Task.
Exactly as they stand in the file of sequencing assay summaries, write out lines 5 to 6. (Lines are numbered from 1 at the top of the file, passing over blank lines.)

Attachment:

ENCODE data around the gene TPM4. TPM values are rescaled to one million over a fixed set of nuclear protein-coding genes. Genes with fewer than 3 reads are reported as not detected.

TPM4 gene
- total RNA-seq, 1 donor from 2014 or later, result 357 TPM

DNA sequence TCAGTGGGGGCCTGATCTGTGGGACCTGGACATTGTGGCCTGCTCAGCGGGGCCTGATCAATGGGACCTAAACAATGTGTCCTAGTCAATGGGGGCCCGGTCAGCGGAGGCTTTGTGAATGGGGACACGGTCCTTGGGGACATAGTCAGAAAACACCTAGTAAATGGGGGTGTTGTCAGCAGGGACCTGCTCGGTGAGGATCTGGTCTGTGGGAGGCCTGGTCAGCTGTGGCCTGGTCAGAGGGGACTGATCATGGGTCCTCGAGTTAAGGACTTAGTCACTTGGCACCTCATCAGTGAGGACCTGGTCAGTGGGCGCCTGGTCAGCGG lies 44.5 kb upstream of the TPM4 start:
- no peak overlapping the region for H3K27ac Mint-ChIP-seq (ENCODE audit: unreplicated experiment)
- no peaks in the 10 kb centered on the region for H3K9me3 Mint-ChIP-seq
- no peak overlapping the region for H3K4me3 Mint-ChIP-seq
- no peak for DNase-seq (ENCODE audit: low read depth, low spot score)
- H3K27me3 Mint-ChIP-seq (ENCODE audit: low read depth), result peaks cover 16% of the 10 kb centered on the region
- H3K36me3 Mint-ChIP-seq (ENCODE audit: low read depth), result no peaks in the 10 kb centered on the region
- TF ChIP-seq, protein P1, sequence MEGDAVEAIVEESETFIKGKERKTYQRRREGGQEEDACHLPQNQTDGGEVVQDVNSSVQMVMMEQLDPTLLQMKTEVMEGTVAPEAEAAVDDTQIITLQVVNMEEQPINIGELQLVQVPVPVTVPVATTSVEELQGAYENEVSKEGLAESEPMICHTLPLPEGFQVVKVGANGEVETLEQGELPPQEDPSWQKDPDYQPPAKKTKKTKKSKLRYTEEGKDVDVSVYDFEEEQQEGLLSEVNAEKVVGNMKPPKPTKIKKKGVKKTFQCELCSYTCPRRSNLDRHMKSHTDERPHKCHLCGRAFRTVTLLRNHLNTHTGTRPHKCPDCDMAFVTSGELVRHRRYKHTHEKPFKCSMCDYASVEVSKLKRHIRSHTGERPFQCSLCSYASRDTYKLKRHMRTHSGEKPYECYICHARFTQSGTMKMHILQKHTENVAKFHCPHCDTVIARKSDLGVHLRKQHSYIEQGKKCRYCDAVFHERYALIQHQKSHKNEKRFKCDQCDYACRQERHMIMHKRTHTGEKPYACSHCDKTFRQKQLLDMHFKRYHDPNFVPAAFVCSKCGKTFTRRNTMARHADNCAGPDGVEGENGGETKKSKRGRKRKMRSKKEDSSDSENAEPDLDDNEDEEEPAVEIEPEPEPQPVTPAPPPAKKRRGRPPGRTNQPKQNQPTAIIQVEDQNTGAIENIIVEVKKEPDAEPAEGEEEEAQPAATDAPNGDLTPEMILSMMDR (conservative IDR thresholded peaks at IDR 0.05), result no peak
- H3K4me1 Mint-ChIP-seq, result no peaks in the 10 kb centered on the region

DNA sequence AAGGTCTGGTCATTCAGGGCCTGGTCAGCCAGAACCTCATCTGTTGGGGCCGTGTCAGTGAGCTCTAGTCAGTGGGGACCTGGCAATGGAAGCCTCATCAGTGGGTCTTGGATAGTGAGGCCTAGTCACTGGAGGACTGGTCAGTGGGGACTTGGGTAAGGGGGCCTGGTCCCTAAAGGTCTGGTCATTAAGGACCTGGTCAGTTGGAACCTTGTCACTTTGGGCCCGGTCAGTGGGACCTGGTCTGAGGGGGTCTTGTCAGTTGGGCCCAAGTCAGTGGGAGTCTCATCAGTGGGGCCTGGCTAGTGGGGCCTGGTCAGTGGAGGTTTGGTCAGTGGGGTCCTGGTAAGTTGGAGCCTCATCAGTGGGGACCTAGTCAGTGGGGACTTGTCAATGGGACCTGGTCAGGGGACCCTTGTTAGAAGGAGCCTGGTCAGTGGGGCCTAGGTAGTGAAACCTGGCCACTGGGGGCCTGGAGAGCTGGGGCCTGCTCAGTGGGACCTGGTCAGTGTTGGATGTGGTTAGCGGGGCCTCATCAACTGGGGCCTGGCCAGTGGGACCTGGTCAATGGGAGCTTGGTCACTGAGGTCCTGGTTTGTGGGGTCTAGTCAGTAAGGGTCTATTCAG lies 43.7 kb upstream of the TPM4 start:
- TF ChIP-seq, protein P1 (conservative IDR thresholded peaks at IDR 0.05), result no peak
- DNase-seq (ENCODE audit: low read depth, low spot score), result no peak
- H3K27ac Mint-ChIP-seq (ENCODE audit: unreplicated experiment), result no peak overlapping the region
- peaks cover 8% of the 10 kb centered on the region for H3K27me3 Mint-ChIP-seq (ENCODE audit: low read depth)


- no peak overlapping the region for H3K27ac Mint-ChIP-seq (ENCODE audit: unreplicated experiment)
- no peaks in the 10 kb centered on the region for H3K9me3 Mint-ChIP-seq